Mike Webster height - How tall is Mike Webster?
Mike Webster was born on 18 March, 1952 in Tomahawk, WI, is an American football player. At 50 years old, Mike Webster height is 6 ft 1 in (185.4 cm).
Now We discover Mike Webster's Biography, Age, Physical Stats, Dating/Affairs, Family and career updates. Learn How rich is He in this year and how He spends money? Also learn how He earned most of net worth at the age of 50 years old?
|Mike Webster Age||50 years old|
|Born||18 March 1952|
|Date of death||September 24, 2002,|
|Died Place||Pittsburgh, PA|
We recommend you to check the complete list of Famous People born on 18 March. He is a member of famous Player with the age 50 years old group.
Mike Webster Weight & Measurements
|Body Measurements||Not Available|
|Eye Color||Not Available|
|Hair Color||Not Available|
Who Is Mike Webster's Wife?
His wife is Pamela Webster (m. ?–2002)
|Wife||Pamela Webster (m. ?–2002)|
Mike Webster Net Worth
He net worth has been growing significantly in 2021-22. So, how much is Mike Webster worth at the age of 50 years old? Mike Webster’s income source is mostly from being a successful Player. He is from WI. We have estimated Mike Webster's net worth , money, salary, income, and assets.
|Net Worth in 2022||$1 Million - $5 Million|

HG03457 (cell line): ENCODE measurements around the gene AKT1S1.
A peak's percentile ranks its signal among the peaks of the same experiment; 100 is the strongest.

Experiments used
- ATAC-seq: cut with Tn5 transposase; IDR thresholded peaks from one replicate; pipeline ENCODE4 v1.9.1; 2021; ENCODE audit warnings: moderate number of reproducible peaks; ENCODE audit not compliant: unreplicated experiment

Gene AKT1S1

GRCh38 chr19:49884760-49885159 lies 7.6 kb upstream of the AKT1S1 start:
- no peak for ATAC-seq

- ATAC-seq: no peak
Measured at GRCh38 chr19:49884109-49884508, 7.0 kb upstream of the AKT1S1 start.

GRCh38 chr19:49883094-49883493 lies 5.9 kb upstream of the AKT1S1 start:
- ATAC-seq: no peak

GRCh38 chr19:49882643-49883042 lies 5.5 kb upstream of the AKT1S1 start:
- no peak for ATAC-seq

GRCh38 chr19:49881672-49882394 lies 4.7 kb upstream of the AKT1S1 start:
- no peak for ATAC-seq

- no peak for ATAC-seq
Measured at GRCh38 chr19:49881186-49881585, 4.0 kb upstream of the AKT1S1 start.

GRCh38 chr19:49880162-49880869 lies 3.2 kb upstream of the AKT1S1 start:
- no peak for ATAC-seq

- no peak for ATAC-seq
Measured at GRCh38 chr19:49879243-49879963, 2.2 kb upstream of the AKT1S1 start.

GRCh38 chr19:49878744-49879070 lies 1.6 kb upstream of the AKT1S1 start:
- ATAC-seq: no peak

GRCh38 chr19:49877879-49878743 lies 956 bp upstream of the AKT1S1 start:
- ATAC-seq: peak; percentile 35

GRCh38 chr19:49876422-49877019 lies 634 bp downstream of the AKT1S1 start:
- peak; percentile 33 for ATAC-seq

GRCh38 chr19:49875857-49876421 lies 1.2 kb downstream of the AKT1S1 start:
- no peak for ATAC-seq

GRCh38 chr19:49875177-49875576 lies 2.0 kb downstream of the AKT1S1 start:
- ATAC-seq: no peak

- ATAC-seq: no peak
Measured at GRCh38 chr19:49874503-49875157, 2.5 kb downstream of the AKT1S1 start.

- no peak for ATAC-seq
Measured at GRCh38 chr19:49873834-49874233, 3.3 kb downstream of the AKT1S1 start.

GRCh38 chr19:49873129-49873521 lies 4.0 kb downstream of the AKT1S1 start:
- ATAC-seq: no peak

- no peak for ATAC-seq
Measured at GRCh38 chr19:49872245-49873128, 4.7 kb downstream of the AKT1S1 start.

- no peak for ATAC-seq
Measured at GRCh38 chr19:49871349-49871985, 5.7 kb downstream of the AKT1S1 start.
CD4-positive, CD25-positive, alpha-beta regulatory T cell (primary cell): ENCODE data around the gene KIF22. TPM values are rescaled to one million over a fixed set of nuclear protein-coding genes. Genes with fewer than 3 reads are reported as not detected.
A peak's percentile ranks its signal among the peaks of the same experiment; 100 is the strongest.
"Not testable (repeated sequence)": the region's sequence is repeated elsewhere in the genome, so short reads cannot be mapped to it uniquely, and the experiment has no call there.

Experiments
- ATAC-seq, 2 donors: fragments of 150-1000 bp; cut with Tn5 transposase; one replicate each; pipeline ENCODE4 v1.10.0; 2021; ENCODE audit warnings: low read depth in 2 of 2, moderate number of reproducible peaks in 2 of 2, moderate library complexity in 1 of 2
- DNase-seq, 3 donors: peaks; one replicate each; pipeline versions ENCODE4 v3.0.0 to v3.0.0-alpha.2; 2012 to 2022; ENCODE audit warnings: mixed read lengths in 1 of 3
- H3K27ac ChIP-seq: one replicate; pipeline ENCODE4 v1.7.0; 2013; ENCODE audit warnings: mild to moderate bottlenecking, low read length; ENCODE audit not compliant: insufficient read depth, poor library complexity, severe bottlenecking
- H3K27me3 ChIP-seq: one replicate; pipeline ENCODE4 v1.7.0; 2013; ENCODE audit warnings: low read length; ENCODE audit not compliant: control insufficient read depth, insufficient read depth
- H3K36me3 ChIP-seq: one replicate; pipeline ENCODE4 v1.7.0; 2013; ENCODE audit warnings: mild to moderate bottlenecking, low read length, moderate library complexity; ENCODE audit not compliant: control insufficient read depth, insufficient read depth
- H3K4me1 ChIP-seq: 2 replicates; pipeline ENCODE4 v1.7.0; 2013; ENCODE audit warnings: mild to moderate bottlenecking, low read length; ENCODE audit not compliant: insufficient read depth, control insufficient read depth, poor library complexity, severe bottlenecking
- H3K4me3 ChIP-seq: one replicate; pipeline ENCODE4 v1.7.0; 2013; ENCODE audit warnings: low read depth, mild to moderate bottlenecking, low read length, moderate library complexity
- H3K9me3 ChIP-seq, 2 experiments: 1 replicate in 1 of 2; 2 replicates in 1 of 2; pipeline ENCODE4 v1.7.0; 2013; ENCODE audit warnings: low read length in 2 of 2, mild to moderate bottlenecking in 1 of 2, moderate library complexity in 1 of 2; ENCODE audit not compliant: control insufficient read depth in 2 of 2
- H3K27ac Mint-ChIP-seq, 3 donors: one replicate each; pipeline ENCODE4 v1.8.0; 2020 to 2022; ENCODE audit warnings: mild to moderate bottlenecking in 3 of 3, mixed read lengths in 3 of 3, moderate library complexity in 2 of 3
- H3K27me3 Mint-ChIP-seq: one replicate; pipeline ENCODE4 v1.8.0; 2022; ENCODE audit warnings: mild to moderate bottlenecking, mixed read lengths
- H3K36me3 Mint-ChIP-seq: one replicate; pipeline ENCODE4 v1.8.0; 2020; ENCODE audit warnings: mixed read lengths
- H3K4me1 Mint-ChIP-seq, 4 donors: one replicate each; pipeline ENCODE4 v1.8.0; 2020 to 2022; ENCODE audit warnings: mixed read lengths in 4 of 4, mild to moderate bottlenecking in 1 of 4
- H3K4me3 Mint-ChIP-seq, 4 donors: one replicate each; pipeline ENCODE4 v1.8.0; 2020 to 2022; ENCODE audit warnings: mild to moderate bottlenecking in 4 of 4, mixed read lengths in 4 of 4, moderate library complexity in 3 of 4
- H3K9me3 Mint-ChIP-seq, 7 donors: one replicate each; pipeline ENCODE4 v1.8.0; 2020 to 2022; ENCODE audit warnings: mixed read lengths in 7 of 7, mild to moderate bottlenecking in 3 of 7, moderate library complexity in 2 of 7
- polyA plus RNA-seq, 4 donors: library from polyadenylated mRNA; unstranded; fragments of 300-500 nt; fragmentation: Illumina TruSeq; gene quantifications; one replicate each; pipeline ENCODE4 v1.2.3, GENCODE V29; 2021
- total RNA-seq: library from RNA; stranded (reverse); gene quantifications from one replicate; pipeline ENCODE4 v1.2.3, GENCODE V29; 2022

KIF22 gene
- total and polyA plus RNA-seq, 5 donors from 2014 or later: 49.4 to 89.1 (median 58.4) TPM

|Salary in 2022||Under Review|
|Net Worth in 2021||Pending|
|Salary in 2021||Under Review|
|Source of Income||Player|
Mike Webster Social Network
|Wikipedia||Mike Webster Wikipedia|
His struggle with mental illness, as a result of CTE, at the end of his life was featured in the 2015 film Concussion. Webster was portrayed by David Morse and Dr. Bennet Omalu was portrayed by Will Smith.
After death, Mike Webster was diagnosed with chronic traumatic encephalopathy (CTE), a neurodegenerative disease. Webster was the first former NFL player diagnosed with CTE. Dr. Bennet Omalu, a forensic neuropathologist, examined tissue from Webster and eight other NFL players and determined they all showed the kind of brain damage previously seen in people with Alzheimer's disease or dementia, as well as in some retired boxers. Webster's brain resembled those of boxers with "dementia pugilistica", also known as "punch-drunk syndrome". Omalu's findings were largely ignored by the NFL until Cincinnati Bengals wide receiver Chris Henry was diagnosed with CTE shortly after his death at age 26 in 2009. Webster's son Garrett now serves as the administrator to the Brain Injury Research Institute in Pittsburgh, which is dedicated to encouraging individuals who have had head trauma to donate their brains after death as well as being an advocate to players who have similar conditions that his father had.
Webster's estate brought a lawsuit in Maryland's U.S. District Court against the National Football League. The estate contended that Webster was disabled at the time of his retirement, and was owed $1.142 million in disability payments under the NFL's retirement plan. On April 26, 2005, a federal judge ruled that the NFL benefits plan owed Webster's estate $1.18 million in benefits. With the addition of interest and fees, that amount was estimated to exceed $1.60 million. The NFL appealed the ruling. On December 13, 2006, the U.S. Court of Appeals for the Fourth Circuit in Richmond, Virginia, affirmed the Baltimore federal judge's 2005 ruling that the league's retirement plan must pay benefits reserved for players whose disabilities began while they were still playing football.